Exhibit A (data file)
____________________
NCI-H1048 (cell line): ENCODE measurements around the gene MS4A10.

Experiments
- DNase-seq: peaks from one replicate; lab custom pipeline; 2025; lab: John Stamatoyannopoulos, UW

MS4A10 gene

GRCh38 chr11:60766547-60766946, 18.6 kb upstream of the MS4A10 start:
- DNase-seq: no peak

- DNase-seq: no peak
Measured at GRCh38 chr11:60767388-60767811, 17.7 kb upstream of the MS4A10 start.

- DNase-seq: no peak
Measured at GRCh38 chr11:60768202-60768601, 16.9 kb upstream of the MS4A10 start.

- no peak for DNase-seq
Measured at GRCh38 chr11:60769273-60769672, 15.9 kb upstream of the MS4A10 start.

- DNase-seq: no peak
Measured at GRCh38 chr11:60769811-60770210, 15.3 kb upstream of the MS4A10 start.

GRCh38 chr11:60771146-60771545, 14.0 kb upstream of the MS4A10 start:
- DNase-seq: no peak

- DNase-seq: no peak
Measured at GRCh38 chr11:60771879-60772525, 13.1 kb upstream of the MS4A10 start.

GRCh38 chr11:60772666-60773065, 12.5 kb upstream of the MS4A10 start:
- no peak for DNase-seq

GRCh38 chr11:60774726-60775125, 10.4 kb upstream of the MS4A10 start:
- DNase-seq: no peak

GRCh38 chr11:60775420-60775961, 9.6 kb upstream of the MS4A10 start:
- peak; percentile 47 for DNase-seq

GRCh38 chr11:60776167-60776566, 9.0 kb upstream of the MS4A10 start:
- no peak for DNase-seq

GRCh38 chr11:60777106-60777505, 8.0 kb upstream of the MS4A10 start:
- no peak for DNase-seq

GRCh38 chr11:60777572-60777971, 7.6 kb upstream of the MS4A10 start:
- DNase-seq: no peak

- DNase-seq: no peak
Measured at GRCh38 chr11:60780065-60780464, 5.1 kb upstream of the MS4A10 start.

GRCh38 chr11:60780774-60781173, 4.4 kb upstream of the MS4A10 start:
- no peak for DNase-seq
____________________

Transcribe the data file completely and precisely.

NCI-H1048 (cell line): ENCODE measurements around the gene MS4A10.

Experiments
- DNase-seq: peaks from one replicate; lab custom pipeline; 2025; lab: John Stamatoyannopoulos, UW

MS4A10 gene

GRCh38 chr11:60766547-60766946, 18.6 kb upstream of the MS4A10 start:
- DNase-seq: no peak

- DNase-seq: no peak
Measured at GRCh38 chr11:60767388-60767811, 17.7 kb upstream of the MS4A10 start.

- DNase-seq: no peak
Measured at GRCh38 chr11:60768202-60768601, 16.9 kb upstream of the MS4A10 start.

- no peak for DNase-seq
Measured at GRCh38 chr11:60769273-60769672, 15.9 kb upstream of the MS4A10 start.

- DNase-seq: no peak
Measured at GRCh38 chr11:60769811-60770210, 15.3 kb upstream of the MS4A10 start.

GRCh38 chr11:60771146-60771545, 14.0 kb upstream of the MS4A10 start:
- DNase-seq: no peak

- DNase-seq: no peak
Measured at GRCh38 chr11:60771879-60772525, 13.1 kb upstream of the MS4A10 start.

GRCh38 chr11:60772666-60773065, 12.5 kb upstream of the MS4A10 start:
- no peak for DNase-seq

GRCh38 chr11:60774726-60775125, 10.4 kb upstream of the MS4A10 start:
- DNase-seq: no peak

GRCh38 chr11:60775420-60775961, 9.6 kb upstream of the MS4A10 start:
- peak; percentile 47 for DNase-seq

GRCh38 chr11:60776167-60776566, 9.0 kb upstream of the MS4A10 start:
- no peak for DNase-seq

GRCh38 chr11:60777106-60777505, 8.0 kb upstream of the MS4A10 start:
- no peak for DNase-seq

GRCh38 chr11:60777572-60777971, 7.6 kb upstream of the MS4A10 start:
- DNase-seq: no peak

- DNase-seq: no peak
Measured at GRCh38 chr11:60780065-60780464, 5.1 kb upstream of the MS4A10 start.

GRCh38 chr11:60780774-60781173, 4.4 kb upstream of the MS4A10 start:
- no peak for DNase-seq